United Airlines Flight 859

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United Airlines Flight 859
Accident summary
Date July 11, 1961
Summary Mechanical failure combined with pilot error
Site Denver, Colorado USA
Passengers 115
Crew 7
Injuries (non-fatal) 84
Fatalities 18 (1 on the ground)
Survivors 105
Aircraft type Douglas DC-8-20
Operator United Airlines
Registration N8040U
Flight origin Omaha-Eppley Airfield, Nebraska
Destination Denver-Stapleton International Airport, Colorado

United Airlines Flight 859 was a scheduled passenger flight that crashed on July 11, 1961 during landing at Stapleton International Airport, Denver, Colorado. The aircraft, a Douglas DC-8 airliner, slammed into several airport vehicles, including construction equipment, and caught fire, killing 18 (including one on the ground) and injuring 84 from a total of 122 people on board.

Final moments[edit]

The aircraft suffered a hydraulic failure while en route. Preparation was made for what was expected to be a routine landing, after the crew followed the checklist for hydraulic failure. The plane touched down normally, but when the engines' thrust levers were moved to the engines' reverse position, the reverser buckets for the engines on the left failed to deploy correctly. The buckets must be closed, to direct the engine thrust to a forward direction.[1]

That failure caused those two left-side engines to generate forward thrust, while the right-side engines generated reverse thrust. The plane immediately began to veer to the right, as a result of that asymmetrical thrust. All the tires blew out on the right main gear, after the plane left the runway and hit a new taxiway, still under construction. The nose gear collapsed, and the fuel tank on the right wing was ruptured, starting the fatal fire. The Civil Aeronautics Board (CAB) report also stated that a contributing factor was the failure of the first officer to monitor the reverse thrust indicator lights, when he applied reverse thrust.[2]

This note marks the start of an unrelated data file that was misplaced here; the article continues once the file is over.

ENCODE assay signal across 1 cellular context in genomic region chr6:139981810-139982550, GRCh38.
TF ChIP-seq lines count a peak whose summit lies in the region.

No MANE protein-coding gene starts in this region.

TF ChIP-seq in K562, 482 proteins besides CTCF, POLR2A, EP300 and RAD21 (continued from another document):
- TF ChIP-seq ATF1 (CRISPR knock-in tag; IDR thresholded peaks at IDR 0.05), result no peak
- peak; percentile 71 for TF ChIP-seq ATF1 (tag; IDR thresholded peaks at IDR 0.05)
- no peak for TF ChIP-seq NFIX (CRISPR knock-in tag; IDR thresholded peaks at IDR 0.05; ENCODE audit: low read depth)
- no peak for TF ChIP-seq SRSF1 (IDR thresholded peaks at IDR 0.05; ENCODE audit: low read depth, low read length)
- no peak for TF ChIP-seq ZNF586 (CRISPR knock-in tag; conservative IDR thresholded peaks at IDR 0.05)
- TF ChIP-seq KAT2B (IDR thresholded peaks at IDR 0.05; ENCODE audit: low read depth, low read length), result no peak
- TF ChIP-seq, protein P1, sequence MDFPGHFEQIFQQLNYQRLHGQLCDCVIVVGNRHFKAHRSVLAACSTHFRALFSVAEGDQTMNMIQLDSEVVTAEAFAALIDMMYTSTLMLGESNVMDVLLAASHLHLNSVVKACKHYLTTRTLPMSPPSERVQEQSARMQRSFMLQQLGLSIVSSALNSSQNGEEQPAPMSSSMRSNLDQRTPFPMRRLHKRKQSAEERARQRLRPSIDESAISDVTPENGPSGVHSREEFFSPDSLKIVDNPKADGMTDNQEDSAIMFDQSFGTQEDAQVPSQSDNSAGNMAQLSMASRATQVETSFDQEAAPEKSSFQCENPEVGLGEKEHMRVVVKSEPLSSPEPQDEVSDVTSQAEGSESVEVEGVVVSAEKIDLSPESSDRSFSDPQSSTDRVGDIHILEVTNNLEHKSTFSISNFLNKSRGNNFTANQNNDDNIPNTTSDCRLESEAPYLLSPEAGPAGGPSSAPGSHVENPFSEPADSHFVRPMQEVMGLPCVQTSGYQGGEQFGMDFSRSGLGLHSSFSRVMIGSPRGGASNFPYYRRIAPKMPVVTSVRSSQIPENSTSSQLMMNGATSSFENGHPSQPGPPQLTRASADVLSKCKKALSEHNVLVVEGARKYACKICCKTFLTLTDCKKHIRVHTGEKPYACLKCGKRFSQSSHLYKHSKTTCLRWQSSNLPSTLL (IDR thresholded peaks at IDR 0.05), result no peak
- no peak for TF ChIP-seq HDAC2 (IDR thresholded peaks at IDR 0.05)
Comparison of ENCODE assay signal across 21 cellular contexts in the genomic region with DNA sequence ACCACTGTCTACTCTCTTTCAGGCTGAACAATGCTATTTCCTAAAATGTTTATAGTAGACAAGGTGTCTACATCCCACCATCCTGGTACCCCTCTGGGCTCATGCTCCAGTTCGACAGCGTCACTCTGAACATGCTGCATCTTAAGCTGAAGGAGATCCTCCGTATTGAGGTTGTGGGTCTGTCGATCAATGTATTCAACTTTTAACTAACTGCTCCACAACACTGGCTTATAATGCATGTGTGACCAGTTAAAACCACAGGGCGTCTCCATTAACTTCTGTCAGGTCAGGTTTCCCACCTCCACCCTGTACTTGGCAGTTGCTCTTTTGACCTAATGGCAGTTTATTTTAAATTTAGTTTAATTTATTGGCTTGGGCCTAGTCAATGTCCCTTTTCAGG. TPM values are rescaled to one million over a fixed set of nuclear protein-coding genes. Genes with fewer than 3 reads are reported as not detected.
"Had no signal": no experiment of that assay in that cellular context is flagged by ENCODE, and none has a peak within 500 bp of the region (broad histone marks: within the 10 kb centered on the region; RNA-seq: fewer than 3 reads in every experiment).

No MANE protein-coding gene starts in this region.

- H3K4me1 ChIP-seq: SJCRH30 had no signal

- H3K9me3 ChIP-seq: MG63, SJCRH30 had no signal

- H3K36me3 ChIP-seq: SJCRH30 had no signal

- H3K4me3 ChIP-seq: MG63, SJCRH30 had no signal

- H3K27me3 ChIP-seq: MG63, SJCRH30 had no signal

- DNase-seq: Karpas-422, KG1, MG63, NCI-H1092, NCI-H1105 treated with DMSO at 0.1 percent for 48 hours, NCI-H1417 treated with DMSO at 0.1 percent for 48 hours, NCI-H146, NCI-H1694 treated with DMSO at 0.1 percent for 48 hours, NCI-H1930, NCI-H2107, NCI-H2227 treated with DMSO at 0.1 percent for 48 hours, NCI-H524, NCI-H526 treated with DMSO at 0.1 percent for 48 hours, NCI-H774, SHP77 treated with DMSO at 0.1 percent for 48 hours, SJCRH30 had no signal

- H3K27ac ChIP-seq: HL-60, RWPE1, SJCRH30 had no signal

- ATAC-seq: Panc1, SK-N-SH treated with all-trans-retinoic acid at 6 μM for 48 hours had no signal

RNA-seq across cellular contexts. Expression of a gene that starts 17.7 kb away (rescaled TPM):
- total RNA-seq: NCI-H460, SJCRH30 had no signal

Carbon monoxide poisoning was the cause of death for 16 of the passengers, who were not able to evacuate quickly enough. One elderly woman broke both ankles during the evacuation, and later died from shock.[3]

Emergency response[edit]

Firefighting and rescue efforts were initiated almost immediately, but the airport fire department was understaffed and improperly equipped with the vehicles they were using from the 1940s. Their efforts were further hampered by a delay in getting assistance from the firefighting facilities at a nearby airbase, and from those in the city of Denver.

It was later found that seven months before the crash an FAA inspector had ruled that the airport fire department was deficient in emergency equipment, particularly water capacity, rate of discharge for foam, etc.

The fire crews were, however, praised on a personal level for their efforts.

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